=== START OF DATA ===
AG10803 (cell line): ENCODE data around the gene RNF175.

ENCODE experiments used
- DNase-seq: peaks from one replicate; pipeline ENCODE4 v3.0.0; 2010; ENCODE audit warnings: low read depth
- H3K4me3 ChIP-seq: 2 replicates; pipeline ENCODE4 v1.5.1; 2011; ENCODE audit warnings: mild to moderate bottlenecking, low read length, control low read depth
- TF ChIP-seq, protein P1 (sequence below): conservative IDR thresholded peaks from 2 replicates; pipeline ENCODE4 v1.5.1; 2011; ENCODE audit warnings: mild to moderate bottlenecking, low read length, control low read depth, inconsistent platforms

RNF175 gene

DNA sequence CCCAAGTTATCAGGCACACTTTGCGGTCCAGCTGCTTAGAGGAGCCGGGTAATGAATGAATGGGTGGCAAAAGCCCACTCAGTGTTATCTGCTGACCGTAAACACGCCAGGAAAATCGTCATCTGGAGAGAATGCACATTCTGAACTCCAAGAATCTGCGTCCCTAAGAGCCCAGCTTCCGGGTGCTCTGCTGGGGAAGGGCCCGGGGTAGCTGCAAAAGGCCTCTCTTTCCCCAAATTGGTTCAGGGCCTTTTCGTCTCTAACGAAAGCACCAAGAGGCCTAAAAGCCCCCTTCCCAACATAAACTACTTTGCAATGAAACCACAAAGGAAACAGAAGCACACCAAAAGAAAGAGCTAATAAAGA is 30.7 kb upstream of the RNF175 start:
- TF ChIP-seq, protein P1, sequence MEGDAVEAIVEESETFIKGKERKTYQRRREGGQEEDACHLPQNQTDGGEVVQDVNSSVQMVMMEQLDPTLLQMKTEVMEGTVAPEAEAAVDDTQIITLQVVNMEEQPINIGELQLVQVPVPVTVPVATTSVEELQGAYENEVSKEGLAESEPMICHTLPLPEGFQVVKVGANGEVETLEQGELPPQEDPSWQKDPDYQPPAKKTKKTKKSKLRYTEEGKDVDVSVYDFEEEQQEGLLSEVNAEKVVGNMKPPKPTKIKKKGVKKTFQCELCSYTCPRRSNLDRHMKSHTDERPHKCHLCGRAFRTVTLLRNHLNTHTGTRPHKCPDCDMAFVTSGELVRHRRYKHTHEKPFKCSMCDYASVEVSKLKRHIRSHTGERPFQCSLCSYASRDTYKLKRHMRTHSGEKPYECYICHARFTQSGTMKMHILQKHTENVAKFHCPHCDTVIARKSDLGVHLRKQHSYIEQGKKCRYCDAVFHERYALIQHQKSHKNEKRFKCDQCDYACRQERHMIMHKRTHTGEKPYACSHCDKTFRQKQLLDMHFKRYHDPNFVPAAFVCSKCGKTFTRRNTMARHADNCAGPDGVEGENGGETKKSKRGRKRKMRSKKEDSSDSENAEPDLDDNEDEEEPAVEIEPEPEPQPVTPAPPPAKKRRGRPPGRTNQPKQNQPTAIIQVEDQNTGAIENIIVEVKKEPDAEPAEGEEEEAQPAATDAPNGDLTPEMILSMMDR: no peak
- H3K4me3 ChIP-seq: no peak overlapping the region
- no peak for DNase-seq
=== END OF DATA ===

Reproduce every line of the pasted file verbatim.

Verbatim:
AG10803 (cell line): ENCODE data around the gene RNF175.

ENCODE experiments used
- DNase-seq: peaks from one replicate; pipeline ENCODE4 v3.0.0; 2010; ENCODE audit warnings: low read depth
- H3K4me3 ChIP-seq: 2 replicates; pipeline ENCODE4 v1.5.1; 2011; ENCODE audit warnings: mild to moderate bottlenecking, low read length, control low read depth
- TF ChIP-seq, protein P1 (sequence below): conservative IDR thresholded peaks from 2 replicates; pipeline ENCODE4 v1.5.1; 2011; ENCODE audit warnings: mild to moderate bottlenecking, low read length, control low read depth, inconsistent platforms

RNF175 gene

DNA sequence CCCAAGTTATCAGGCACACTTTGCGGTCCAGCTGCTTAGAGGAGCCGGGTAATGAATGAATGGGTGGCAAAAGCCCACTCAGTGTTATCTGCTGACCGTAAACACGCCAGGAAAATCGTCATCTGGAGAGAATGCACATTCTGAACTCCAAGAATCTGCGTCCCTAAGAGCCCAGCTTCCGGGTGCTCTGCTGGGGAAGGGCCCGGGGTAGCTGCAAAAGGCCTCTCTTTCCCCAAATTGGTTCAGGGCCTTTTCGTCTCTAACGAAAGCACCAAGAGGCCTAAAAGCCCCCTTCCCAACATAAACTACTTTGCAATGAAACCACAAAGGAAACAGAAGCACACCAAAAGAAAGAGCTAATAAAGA is 30.7 kb upstream of the RNF175 start:
- TF ChIP-seq, protein P1, sequence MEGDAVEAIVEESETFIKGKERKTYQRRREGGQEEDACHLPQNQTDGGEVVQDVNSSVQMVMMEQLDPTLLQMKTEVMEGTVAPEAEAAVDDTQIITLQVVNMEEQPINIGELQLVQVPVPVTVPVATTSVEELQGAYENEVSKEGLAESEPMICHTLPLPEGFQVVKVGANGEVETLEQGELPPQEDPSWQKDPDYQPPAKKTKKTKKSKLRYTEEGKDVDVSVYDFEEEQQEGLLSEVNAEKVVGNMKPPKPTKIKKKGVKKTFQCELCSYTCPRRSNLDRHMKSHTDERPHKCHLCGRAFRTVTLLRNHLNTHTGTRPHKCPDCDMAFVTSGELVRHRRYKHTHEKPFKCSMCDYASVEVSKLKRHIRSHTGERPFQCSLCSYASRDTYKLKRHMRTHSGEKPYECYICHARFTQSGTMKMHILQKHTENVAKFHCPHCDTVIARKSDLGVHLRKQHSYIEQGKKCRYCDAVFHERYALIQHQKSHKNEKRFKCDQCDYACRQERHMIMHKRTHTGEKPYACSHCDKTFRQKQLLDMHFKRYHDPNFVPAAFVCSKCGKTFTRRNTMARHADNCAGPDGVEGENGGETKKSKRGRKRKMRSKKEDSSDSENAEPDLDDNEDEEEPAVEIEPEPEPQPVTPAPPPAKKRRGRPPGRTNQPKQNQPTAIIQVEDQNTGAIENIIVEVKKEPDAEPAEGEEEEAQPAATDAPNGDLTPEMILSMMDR: no peak
- H3K4me3 ChIP-seq: no peak overlapping the region
- no peak for DNase-seq